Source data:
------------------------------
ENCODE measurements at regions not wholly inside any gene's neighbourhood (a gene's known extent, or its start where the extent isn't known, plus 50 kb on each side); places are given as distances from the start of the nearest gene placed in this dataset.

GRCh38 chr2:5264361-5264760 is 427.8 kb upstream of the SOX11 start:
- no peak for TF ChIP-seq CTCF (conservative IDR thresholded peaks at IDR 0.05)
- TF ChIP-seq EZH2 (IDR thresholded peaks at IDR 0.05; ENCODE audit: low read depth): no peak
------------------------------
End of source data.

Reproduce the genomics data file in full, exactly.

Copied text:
ENCODE measurements at regions not wholly inside any gene's neighbourhood (a gene's known extent, or its start where the extent isn't known, plus 50 kb on each side); places are given as distances from the start of the nearest gene placed in this dataset.

GRCh38 chr2:5264361-5264760 is 427.8 kb upstream of the SOX11 start:
- no peak for TF ChIP-seq CTCF (conservative IDR thresholded peaks at IDR 0.05)
- TF ChIP-seq EZH2 (IDR thresholded peaks at IDR 0.05; ENCODE audit: low read depth): no peak